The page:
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       A dangerous deregulation proposal in Florida could put thousands of IBEW jobs at risk.

In Florida, IBEW members are mobilizing to help kill a proposed constitutional amendment that aims to deregulate the state’s investor-owned electrical utilities — a law that, if implemented, could disrupt the livelihood of thousands of electricians who work and live there

“Energy deregulation has been proven to be bad policy,” said International President Lonnie R. Stephenson. “It’s a dangerous idea that drives electricity prices up, reduces service quality and puts highly trained union electricians out of work.”

Last year, a political action committee called Citizens for Energy Choices (CEC) gained approval to mount a campaign to place a so-called “energy choice” amendment on Florida’s 2020 general election ballot.

“It would dismantle the affordable and reliable current electric grid and industry,” said Fifth District International Vice President Brian Thompson, “all to give electric utility market profiteers a chance to gain a financial advantage. Deregulation risks leaving electricity customers without reliable and safe providers.”

Proponents of deregulation typically sway skeptics by claiming that customers’ ability to shop for low-cost power forces providers to compete by offering better service at lower prices. But deregulated utilities also can more freely boost profits by charging customers higher rates.

Regulated systems must balance their right to make money with infrastructure and customer needs, justifying rate-hike requests before an oversight body.

“Energy rates in Florida already are among the lowest in the nation,” said Thompson, whose district includes the Sunshine State. “And we’ve got years of evidence that deregulation doesn’t work.”

Because of deregulation, thousands of jobs in the trades and other fields have vanished, with rates going up as infrastructure investments decline. Seventeen states and the District of Columbia have some form of deregulation.

“It didn’t work in California, and it’s not going to work in Florida,” said Ed Mobsby, a Fifth District international representative who also serves as the state’s political coordinator. In the early 2000s, unregulated energy providers in California, such as Enron, manipulated the electrical grid to drive up prices. Statewide rolling brownouts and blackouts ensued, and IBEW members lost jobs by the hundreds.

In Florida, state law limits ballot summaries to 75 words, so one major challenge Florida’s IBEW activists face is revealing what CEC is leaving out of its summary. “It’s kind of vague, the way they’re describing it,” Mobsby said.

Florida Attorney General Ashley Moody agrees. “This unclear language fails to disclose that the proposed amendment would require enactment of laws prohibiting investor-owned utilities from owning, operating or even leasing any facilities which generate electricity and would prevent investor-owned utilities from competing in a new, electric utility market,” wrote Moody, a Republican, in a letter to the Florida Supreme Court.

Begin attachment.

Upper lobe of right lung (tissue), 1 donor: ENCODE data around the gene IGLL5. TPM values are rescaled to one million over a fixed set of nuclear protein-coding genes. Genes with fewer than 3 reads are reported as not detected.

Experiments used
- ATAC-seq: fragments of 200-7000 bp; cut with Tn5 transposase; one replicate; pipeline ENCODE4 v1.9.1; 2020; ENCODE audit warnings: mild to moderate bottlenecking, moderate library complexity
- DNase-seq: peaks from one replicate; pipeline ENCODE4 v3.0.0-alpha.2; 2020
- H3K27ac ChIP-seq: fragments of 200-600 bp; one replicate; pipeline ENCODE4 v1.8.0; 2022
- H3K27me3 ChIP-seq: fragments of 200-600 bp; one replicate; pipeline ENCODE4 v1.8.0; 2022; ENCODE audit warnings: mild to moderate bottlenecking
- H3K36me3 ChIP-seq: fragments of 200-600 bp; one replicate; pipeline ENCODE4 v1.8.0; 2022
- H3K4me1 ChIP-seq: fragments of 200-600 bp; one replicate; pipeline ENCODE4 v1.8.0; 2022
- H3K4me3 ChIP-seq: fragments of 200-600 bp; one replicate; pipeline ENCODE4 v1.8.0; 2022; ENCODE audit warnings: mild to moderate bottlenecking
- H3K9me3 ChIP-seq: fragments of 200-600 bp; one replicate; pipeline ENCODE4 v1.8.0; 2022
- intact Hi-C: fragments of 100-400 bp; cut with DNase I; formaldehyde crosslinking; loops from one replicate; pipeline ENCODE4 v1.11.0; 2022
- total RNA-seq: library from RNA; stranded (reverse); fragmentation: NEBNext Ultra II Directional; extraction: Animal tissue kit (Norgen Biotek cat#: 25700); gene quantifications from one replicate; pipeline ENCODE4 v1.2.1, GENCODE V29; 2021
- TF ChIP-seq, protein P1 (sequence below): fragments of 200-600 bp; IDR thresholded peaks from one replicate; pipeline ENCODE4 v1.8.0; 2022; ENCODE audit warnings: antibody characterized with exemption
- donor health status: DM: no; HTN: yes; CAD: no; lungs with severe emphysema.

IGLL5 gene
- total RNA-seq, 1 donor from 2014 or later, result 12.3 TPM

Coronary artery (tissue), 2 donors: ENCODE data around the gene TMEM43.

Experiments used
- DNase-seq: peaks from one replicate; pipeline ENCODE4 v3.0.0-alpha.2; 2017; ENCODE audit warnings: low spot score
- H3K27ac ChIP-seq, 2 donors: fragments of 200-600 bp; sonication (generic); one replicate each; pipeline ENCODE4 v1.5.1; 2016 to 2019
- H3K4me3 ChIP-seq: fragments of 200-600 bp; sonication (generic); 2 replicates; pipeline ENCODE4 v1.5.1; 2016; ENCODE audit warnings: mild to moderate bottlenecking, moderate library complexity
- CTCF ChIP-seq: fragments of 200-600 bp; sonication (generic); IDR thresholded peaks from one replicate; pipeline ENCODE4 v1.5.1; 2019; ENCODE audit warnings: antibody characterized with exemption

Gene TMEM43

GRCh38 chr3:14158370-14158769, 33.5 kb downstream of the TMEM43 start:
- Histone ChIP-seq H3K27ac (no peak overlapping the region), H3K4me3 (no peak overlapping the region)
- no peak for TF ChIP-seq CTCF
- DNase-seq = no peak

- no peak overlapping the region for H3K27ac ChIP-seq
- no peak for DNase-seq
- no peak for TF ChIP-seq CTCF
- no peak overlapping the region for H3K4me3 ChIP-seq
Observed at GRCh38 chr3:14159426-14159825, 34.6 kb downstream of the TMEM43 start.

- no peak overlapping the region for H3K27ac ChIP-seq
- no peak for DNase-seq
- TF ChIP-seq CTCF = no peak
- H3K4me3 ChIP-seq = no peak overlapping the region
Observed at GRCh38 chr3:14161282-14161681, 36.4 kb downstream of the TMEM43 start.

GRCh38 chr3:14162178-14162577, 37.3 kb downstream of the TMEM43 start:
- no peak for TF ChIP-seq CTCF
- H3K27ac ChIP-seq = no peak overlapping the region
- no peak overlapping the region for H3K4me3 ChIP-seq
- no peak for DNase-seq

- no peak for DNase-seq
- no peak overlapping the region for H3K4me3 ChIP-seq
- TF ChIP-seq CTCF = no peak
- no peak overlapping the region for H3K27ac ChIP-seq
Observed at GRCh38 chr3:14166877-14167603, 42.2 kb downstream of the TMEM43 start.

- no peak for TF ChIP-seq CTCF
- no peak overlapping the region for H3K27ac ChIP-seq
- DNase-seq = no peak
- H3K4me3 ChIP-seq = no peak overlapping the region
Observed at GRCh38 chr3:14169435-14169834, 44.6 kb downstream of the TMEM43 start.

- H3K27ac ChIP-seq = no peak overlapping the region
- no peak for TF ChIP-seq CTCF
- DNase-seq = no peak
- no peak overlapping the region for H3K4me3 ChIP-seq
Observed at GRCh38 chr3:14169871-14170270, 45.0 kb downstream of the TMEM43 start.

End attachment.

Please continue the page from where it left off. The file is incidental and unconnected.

“A lot of people that traditionally oppose labor and the trades are on board with us on this,” said Thompson, noting that Florida’s Republican-majority House of Representatives and Senate also have problems with the measure. A brief filed by the state’s Chamber of Commerce complains that complexities in the proposed amendment’s summary violate current law and could leave voters confused.

The summary also omits how the proposed amendment seeks to eliminate existing storm recovery agreements and resources critical in helping to restore power after hurricanes and other disasters.

Before the amendment proposal can be included on the November 2020 general election ballot, supporters must collect more than 766,000 valid signatures from registered Florida voters by Feb. 1.

“For now, we’re trying to keep it off the ballot,” Thompson said. “We’ve got a lot of work to do, but the good news is we’re getting started early and we’re already out in front of it.”

And even if the initiative makes it onto the ballot, it would still need to receive at least 60% of the state’s popular vote before gaining ratification.

“We’re hoping we’ll have enough information out there to let people make an informed decision before then,” Mobsby said. The main task for IBEW activists now, he said, is education and mobilization.

It’s worked before.

Using nearly identical ballot language, Citizens for Energy Choice tried to mount a similar constitutional campaign in Nevada, and in 2016, 75% of the state’s voters favored deregulation.

But after the IBEW’s on-the-ground educational campaign, two-thirds of the electorate there rejected it last November.

“We can use Nevada as a playbook to come at deregulation with a good grassroots effort in Florida,” said Thompson, who has regular conversations with IBEW leaders in that state.

“Our utilities are putting together a game plan, too,” he said. If the amendment was to pass, the electricity generation business for Florida Power and Light, Duke Energy and Tampa Electric — all IBEW employers — would disappear.

“We would lose jobs for sure,” said Thompson, adding that there also would remain uncertainty regarding power transmission and distribution.

“Electricity is a service, not a commodity that can be bought and sold to satisfy corporate greed,” said Stephenson. “We need all hands on deck in Florida to help voters understand this, before this dangerous amendment becomes a hard-to- repeal part of the state’s constitution.”

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